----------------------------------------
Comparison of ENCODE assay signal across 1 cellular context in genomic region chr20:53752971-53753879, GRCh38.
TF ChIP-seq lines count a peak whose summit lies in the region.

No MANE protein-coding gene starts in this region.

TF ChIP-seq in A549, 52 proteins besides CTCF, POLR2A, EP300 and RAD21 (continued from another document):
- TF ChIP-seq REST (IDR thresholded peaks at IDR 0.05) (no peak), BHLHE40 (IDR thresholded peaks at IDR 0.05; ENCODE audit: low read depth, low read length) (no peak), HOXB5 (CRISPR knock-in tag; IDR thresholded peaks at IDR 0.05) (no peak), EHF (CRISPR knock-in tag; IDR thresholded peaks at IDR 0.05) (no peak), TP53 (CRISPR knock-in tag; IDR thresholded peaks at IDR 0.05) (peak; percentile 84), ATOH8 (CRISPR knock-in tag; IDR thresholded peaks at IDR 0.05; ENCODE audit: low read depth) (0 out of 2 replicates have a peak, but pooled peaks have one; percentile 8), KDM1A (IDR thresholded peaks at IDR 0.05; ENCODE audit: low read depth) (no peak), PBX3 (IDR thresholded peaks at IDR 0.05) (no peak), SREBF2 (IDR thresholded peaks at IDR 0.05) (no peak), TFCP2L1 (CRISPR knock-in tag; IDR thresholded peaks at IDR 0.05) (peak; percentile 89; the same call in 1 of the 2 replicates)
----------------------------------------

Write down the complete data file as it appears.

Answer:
Comparison of ENCODE assay signal across 1 cellular context in genomic region chr20:53752971-53753879, GRCh38.
TF ChIP-seq lines count a peak whose summit lies in the region.

No MANE protein-coding gene starts in this region.

TF ChIP-seq in A549, 52 proteins besides CTCF, POLR2A, EP300 and RAD21 (continued from another document):
- TF ChIP-seq REST (IDR thresholded peaks at IDR 0.05) (no peak), BHLHE40 (IDR thresholded peaks at IDR 0.05; ENCODE audit: low read depth, low read length) (no peak), HOXB5 (CRISPR knock-in tag; IDR thresholded peaks at IDR 0.05) (no peak), EHF (CRISPR knock-in tag; IDR thresholded peaks at IDR 0.05) (no peak), TP53 (CRISPR knock-in tag; IDR thresholded peaks at IDR 0.05) (peak; percentile 84), ATOH8 (CRISPR knock-in tag; IDR thresholded peaks at IDR 0.05; ENCODE audit: low read depth) (0 out of 2 replicates have a peak, but pooled peaks have one; percentile 8), KDM1A (IDR thresholded peaks at IDR 0.05; ENCODE audit: low read depth) (no peak), PBX3 (IDR thresholded peaks at IDR 0.05) (no peak), SREBF2 (IDR thresholded peaks at IDR 0.05) (no peak), TFCP2L1 (CRISPR knock-in tag; IDR thresholded peaks at IDR 0.05) (peak; percentile 89; the same call in 1 of the 2 replicates)